Moll and her mother lived in England in an age when even minor theft was punishable by a trip to the gallows but both of them in turn were ‘reprieved forVirginia’ – the newly-introduced sentence of transportation. For many it would be a fate worse than hanging: a long, slow and painful death-sentence. Most of those who survived the dangerous journey across the Atlantic were indentured to plantation owners, many toiling long hours under a baking sun in tobacco fields in the decades before the arrival of Negro slaves.
As Defoe recorded in Moll and elsewhere, the 17th and 18th centuries were also a time of widespread corruption, particularly in the justice system, when everyone from the prime-minister down to lowly prison wardens used their official position to line their own pockets. Money could gain privileges in prison; be used to bribe witnesses and magistrates; and for a lucky few arriving by transportation, to buy their freedom.
In the first two sections of her book Siân Rees gives us the bare bones of Defoe’s story. At an early stage we are reminded that, contrary to memory, Moll did not live in the 18th century. Defoe set his novel a hundred years earlier than its publication and it was therefore already historical to his contemporary readers. They would have no need for a lesson in recent history and the novelist concentrates on the adventures of his central character. Rees, on the other hand, gives us a useful and entertaining background into the great events of the 17th century. We also read of the difficulties faced by women of that time, including almost an entire chapter on midwifery and child-birth, and of the criminal underworld. Parts of her book inform us of the early days of the first English settlements inNorth America. We are provided with fine descriptions of the various places at which Moll spends time, including the maritime Thames-side village of Redriff (Rotherhithe), Colchester, the liberty of the Mint at Southwark, pre-Georgian Bath, and the hamlet of Hammersmith, as well as the aforementioned Newgate.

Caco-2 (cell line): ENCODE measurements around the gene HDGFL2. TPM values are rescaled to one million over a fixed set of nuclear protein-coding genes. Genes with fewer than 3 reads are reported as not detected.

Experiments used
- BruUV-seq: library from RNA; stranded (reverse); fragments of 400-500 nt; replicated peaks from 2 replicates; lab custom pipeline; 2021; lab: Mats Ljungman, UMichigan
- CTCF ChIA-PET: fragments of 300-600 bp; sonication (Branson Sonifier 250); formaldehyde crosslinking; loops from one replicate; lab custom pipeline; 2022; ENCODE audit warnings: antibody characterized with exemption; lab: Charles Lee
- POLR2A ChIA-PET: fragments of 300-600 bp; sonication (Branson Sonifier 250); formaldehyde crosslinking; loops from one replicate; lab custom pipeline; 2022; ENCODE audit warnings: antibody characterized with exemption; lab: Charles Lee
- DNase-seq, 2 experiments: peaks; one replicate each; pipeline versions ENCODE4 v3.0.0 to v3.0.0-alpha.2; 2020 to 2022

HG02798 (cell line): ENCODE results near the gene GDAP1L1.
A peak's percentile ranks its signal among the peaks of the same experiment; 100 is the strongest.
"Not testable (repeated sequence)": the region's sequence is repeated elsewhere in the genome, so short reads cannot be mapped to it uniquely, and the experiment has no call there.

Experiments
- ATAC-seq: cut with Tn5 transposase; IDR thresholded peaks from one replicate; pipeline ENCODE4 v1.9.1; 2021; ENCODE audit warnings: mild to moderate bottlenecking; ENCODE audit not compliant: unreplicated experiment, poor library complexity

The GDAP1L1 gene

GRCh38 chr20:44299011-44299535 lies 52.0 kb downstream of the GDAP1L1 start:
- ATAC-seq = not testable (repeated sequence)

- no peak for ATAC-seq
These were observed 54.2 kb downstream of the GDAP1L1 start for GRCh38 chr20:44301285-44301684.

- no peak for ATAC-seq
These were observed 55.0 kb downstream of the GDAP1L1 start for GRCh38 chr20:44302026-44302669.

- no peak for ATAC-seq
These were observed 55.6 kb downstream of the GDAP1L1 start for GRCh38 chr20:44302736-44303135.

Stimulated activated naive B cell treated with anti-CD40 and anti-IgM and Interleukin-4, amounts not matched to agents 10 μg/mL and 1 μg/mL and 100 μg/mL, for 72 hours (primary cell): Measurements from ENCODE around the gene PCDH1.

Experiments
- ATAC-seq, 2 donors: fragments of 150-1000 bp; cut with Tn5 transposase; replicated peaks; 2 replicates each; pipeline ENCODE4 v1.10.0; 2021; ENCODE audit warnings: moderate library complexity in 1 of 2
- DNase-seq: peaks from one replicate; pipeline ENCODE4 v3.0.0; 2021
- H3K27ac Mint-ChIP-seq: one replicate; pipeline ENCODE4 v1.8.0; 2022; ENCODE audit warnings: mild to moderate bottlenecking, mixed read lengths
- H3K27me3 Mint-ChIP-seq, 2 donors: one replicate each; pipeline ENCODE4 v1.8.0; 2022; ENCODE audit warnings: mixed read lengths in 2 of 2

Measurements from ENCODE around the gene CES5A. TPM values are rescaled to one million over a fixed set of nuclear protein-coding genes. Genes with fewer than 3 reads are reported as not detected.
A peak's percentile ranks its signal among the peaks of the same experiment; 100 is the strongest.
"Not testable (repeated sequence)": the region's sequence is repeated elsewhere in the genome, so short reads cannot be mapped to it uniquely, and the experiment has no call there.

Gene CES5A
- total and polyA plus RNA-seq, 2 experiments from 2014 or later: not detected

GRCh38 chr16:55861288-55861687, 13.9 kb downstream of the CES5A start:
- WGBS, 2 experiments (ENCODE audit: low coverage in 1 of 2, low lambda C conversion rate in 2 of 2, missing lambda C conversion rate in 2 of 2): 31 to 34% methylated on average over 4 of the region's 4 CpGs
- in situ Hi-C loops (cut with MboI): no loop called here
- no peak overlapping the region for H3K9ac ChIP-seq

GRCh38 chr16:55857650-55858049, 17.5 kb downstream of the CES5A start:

The final part of the book includes a brief biography of Daniel Defoe. Rees concludes with the life of a woman – also named Moll – she speculates was the main inspiration for Flanders. A contemporary of Defoe, she lived a life of petty crime and was transported to America on several occasions, each time finding her way back toLondon. Rees believes that Defoe may have even interviewed her during one of her spells in Newgate.
This is a well-written and entertaining book that will appeal to lovers of history of the 17th and 18th centuries, whether or not they have read Defoe’s original novel. Historical explanations are light and engaging rather than academic, written clearly and concisely and with just enough detail to maintain interest. Although a relatively short work it covers so much ground that even those with a broad knowledge of English history are likely to discover something of interest in its pages.
Moll. The Life and Times of Moll Flanders (288pp, July 2011) is published by Chatto & Windus. Publisher price is £18.99 but is widely available for less.